In recent years, several frameworks have emerged presenting developers with the opportunity to create native apps for multiple platforms from a single codeset. One such example is React Native, developed by Facebook. According to the framework’s homepage, apps built with React Native “aren’t mobile web apps because they use the same fundamental UI building blocks as regular iOS and Android apps.“. To develop with React Native, a developer must learn Javascript. While Javascript is a web based technology and the React Native frameworks is based on the web oriented React JS framework, the learning curve for a web developer is a little steeper than Cordova because the framework is built around native components rather than web components. Facebook use the technology as part of it’s main Facebook and Instragram apps. Not to mention other high profile companies using the technology: Skype, Tesla, Uber, Walmart (source).

React Native isn’t the only framework targetting fully native apps from a single codeset. Apple’s Swift toolkit currently only supports Apple and Linux. However, there is a community based effort working to port to other platforms too (source). Google, on the other hand, offers Flutter which it describes as “a portable UI toolkit for building beautiful, natively-compiled applications for mobile, web and desktop from a single codebase.” (source). Flutter has not been around for as long as Facebook’s React Native. Yet, at the time of writing, it has already been ‘starred’ over 65k times on GitHub, compared to React with nearly 80k stars.

Flutter uses the Dart programming language, also developed by Google. Although this likely means that most developers have to learn a new language, Dart can also be used for developing web apps using AngularDart. Also, Flutter for web is currently available as a technical preview. This means that React Native and Flutter are closely weighted against one another in terms of attractiveness. The big question, therefore, is whether to go with Facebook or Google!

Specialised Apps

Native

Flutter and React Native provide developers with an opportunity to make general purpose apps for multiple mobile platforms from a single codebase. However, more and more of today’s app requirements are not ‘general purpose’. They are increasingly developed for a specific form-factor such as wearables, interactive things, VR and AR. Of the frameworks and toolkits described above, only Flutter comes with some support for Augmented Reality. This is done via plugins that interact with Google’s ARCore platform. But, at the time of writing, this is quite limited and still in an experimental phase. Furthermore, Flutter/ARCore plugins can only compile for Android devices.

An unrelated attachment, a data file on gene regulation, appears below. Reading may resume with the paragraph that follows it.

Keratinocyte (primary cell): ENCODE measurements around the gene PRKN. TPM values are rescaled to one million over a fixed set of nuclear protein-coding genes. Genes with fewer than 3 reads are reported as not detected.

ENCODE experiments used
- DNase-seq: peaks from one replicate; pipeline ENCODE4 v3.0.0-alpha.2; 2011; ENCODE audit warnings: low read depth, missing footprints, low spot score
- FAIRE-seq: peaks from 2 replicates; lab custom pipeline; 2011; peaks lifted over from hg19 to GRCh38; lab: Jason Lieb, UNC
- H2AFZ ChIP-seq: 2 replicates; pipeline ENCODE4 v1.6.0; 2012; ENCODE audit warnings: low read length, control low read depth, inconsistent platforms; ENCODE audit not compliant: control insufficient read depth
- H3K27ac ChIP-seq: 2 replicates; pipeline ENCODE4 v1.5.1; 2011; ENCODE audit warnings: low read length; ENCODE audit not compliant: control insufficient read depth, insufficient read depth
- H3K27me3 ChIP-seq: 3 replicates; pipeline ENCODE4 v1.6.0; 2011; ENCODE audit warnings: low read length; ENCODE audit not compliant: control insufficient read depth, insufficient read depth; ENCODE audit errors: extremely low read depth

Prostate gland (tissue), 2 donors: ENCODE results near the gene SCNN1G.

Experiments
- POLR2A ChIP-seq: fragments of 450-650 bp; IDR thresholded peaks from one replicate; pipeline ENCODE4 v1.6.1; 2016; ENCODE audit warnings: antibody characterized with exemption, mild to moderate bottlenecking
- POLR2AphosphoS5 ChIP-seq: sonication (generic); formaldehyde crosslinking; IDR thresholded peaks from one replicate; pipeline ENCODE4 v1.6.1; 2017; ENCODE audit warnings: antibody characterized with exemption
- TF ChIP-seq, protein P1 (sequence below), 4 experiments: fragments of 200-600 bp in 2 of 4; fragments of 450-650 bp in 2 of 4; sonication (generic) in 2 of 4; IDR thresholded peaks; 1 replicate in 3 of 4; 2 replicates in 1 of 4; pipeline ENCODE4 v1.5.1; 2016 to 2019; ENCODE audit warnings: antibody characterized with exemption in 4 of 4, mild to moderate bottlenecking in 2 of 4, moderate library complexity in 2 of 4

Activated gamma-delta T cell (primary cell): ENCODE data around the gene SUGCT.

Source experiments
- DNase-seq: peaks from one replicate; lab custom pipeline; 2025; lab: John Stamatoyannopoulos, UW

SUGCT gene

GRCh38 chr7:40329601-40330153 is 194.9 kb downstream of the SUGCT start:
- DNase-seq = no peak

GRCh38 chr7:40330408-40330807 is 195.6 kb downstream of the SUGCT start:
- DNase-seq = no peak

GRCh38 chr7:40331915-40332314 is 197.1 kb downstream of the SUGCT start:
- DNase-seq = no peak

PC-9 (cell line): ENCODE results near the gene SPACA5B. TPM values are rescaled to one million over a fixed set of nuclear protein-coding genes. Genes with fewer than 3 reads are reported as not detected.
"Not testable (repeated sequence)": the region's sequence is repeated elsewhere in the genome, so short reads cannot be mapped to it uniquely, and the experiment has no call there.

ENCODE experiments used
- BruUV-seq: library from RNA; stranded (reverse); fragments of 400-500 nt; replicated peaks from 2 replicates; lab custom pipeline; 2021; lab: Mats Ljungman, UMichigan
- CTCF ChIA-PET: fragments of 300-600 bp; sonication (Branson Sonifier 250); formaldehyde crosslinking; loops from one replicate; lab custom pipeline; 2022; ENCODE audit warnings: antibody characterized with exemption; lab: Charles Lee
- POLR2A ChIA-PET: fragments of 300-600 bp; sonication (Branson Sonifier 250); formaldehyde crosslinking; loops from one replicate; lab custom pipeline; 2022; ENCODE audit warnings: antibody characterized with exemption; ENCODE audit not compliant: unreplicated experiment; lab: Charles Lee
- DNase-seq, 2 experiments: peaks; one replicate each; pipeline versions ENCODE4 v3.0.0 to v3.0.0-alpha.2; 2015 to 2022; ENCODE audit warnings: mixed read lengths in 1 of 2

Focusing on VR, as this is a field I am personally studying, it is evident that a similar situation exists to the one discussed earlier regarding general purpose apps. At least, in terms of the hardware I currently own, that is – I have Oculus Go and Google Daydream headsets. Oculus is a Facebook company and Daydream is Google’s VR project. Each of these platforms has it’s own SDK. Daydream is not limited to Android. Google offers an SDK for both Android (java), iOS (Swift) as well as an NDK (Native Kit) (C++). That’s a lot of languages and kits if I want to build VR apps for multiple platforms!

Cross Platform

Of course, it’s technically possible to build interactive VR worlds with pure code. But, given the significantly complex nature of the visual 3D/VR animations, as well as the underlying layers of simulated physics to ensure that visual objects behave in a consistent manner, coding up a VR world in notepad just isn’t going to be possible for an individual or even a small group of developers. Fortunately, we have cross-platform game engines.

Unity and Unreal are two massively popular game engines with multi-platform support for virtual, augmented and mixed reality apps. Each provides software for accelerated learning & development. The visual editor allows a developer to create a world and edit the creative and physical properties of objects and elements within the world. This permits the developer to focus their programming skills on specific behaviours, interactions, web-server API calls, UI and so on. While Unity uses the C# programming language, Unreal uses C++. Both of these are reasonably complex, technical languages. However, each are very much transferable skills. C# is created by Microsoft and can be used to build apps for Windows as well as web servers. C++ is a general purpose, multi-paradigm language often used for embedded apps.

Conclusion

For general purpose app development, including mobile apps for business, social media and 2D games, it is well worth considering a modern toolkit like Flutter or React Native. Either of these kits will allow a developer to build apps in native format for multiple platforms from a single codeset. I am using Flutter with Dart as I have already used Dart with AngularDart and I’m familiar with Android Studio.

Speciality app development such a wearables, requires further research. While Android and Linux can be embedded for the Internet of things, it is beyond the scope of this article. For my own case: virtual reality, each of the game engines discussed provide all the tools necessary to get up and running. I have decided to work with Unity for my VR projects. Once more, this is motivated by my existing experience with C# within the context of .net web/windows projects over the years. I couldn’t find any real defining advantages, otherwise, between Unity and Unreal.